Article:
Managed to get the crook done as well and get my first look at the completed shell and I must say, I am rather pleased with the outcome so far!
View attachment 70940

Next up will be the rods and keys which will be tedious, sorry - I meant fun! But will all be worth it in the end I hope :)
 

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Looking great - is that just polished bare brass ?

Are you going to leave it to tarnish or lacquer over the shiny brass ?

Rhys
 

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Looking great - is that just polished bare brass ?

Are you going to leave it to tarnish or lacquer over the shiny brass ?

Rhys
Thanks Rhys!! Yes, just polished bare brass. I quite like the aged Patina look if I am honest! I know its not to everyones taste but I think they make a sax look unique and give them their own character. Whether that is the right thing to do or not, time (and members on here with prior experience) will tell...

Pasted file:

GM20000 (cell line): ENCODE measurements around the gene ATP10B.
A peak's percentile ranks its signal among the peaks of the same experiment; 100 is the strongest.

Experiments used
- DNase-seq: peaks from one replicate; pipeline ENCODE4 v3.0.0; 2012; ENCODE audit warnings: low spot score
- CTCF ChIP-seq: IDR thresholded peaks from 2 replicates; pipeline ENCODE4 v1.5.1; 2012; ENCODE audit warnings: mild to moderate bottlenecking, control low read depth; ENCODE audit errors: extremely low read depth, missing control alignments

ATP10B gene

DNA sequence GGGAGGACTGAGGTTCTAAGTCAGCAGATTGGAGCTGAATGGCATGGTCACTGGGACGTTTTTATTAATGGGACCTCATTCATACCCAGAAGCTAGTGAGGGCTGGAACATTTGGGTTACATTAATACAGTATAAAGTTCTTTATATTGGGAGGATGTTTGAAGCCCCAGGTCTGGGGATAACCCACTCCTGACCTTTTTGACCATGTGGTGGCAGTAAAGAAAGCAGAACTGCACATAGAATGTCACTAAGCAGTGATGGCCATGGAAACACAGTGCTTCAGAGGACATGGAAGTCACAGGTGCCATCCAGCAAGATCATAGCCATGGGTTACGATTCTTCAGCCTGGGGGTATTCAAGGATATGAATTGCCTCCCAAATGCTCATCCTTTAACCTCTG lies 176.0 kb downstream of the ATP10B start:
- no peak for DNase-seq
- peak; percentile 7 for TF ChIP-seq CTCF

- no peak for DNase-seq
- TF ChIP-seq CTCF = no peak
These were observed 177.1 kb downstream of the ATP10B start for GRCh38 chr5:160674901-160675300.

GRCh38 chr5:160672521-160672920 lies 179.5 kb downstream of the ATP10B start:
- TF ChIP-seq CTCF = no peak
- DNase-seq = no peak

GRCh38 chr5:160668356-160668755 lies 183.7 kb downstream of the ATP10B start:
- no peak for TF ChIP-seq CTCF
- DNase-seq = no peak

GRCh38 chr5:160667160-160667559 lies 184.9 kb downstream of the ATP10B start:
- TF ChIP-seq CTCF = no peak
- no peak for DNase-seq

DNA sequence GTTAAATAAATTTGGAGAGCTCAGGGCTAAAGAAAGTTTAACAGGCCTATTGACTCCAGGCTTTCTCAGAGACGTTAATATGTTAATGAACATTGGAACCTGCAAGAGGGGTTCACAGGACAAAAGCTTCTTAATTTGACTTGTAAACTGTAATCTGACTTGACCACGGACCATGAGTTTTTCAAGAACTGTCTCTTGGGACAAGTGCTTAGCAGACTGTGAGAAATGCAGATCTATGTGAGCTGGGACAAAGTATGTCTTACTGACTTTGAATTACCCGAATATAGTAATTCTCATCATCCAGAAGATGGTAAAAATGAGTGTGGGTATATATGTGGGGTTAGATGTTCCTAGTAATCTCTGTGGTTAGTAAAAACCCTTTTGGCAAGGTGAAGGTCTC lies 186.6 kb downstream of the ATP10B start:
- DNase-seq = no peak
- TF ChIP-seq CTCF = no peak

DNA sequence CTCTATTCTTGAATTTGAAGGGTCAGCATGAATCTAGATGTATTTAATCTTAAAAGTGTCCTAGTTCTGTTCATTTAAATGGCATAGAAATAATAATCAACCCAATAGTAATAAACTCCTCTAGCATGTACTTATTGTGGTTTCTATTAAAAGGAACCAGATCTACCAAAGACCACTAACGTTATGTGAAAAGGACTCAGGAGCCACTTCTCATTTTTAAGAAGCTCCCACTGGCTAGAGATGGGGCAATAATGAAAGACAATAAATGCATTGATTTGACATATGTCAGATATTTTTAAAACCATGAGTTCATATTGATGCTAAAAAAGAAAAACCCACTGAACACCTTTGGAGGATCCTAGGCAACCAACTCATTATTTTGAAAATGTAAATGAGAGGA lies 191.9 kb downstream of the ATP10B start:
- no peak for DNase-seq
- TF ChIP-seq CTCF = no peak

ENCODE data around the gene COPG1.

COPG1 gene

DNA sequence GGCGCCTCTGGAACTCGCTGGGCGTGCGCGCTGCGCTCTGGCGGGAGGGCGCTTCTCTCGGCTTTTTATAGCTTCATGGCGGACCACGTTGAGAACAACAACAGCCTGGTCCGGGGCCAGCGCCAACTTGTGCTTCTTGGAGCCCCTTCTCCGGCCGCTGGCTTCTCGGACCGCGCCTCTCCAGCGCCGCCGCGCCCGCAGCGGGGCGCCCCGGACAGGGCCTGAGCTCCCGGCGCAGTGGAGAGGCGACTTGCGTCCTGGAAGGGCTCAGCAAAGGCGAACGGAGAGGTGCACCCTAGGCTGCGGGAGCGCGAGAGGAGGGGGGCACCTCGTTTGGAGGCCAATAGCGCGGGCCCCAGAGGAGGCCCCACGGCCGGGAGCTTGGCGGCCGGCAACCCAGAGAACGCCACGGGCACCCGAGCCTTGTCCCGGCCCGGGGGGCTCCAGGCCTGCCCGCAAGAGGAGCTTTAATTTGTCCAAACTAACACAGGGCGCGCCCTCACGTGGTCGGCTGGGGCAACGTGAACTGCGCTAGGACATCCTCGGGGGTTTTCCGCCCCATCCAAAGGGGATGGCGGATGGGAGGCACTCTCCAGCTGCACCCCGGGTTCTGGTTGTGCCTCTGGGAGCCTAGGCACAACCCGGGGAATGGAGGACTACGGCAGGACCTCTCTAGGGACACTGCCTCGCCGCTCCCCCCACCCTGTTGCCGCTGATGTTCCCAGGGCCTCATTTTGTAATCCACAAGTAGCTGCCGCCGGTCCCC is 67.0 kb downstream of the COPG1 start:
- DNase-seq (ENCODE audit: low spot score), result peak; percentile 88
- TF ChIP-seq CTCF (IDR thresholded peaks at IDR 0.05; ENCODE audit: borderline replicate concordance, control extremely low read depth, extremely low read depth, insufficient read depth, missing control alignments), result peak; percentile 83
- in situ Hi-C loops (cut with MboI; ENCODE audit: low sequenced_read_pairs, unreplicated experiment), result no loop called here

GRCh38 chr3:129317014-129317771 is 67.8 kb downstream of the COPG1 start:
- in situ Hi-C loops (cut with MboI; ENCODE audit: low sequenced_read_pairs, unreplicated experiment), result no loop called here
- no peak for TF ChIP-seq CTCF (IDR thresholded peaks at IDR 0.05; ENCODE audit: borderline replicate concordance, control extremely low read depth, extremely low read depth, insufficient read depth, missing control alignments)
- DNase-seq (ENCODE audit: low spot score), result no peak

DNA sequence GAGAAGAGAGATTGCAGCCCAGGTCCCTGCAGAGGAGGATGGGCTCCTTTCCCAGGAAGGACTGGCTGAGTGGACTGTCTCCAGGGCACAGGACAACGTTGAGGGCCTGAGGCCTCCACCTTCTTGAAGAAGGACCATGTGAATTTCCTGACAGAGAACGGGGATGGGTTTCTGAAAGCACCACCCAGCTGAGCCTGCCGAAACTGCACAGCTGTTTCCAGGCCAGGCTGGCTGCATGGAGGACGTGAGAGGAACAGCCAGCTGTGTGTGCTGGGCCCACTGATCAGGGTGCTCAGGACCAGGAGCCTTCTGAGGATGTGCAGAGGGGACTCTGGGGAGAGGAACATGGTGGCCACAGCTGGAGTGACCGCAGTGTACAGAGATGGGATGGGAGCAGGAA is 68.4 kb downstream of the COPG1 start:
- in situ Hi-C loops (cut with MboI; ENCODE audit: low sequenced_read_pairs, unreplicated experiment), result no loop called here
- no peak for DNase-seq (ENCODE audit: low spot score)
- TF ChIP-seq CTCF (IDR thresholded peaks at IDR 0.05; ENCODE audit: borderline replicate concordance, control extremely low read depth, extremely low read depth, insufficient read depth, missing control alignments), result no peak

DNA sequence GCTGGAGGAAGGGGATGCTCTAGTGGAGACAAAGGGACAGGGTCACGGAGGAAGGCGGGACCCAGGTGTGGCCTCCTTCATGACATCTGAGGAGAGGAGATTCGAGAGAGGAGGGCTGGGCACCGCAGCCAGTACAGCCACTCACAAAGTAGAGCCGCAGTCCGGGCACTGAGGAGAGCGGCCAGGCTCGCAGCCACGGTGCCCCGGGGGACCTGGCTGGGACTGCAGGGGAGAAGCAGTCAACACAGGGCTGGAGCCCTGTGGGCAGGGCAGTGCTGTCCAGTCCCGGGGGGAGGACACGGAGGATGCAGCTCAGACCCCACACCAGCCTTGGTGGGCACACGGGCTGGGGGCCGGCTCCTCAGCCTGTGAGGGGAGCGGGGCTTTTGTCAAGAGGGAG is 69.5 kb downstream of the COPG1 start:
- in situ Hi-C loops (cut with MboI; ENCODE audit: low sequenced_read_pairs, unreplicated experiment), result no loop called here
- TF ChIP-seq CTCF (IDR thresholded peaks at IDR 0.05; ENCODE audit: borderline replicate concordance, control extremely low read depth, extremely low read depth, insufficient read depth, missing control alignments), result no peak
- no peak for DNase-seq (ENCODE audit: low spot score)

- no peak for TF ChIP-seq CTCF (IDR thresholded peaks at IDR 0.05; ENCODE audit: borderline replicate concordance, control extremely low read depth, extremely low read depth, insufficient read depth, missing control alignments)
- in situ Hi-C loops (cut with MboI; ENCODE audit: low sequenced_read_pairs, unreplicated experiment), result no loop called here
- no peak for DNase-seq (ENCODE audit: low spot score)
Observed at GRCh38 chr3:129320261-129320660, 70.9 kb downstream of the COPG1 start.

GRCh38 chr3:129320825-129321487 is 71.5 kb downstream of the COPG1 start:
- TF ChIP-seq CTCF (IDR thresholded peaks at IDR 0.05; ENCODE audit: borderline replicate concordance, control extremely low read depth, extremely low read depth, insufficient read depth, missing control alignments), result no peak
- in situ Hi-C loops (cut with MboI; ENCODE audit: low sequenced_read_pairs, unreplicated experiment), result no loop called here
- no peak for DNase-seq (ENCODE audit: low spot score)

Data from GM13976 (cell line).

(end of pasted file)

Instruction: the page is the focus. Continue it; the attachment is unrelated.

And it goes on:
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If I may follow up on Rhy's comment....you may wanna throw the keys back on in their current half-lacquered state, actually.

Have a look at it like that because, oftentimes, it looks quite good.....sort of a nice contrast to the shiny bare body (which will certainly darken over time)and therefore you can just chem-bathe the keys and leave the lacquer on, instead of going through the tedium of delacquering and polishing them as well.

Just a thought.....
 

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I did think about that idea Jaye. The issue for me is that the keys are a bit of an eyesore and if i left them i think that personally, I would definitely regret it. The other idea was thinking about cleaning up the keys and maybe putting a matte varnish on them so there is a contrast between the keys and the aging raw brass body. At present I am leaning towards the completely bare brass sax as I do love the look of them....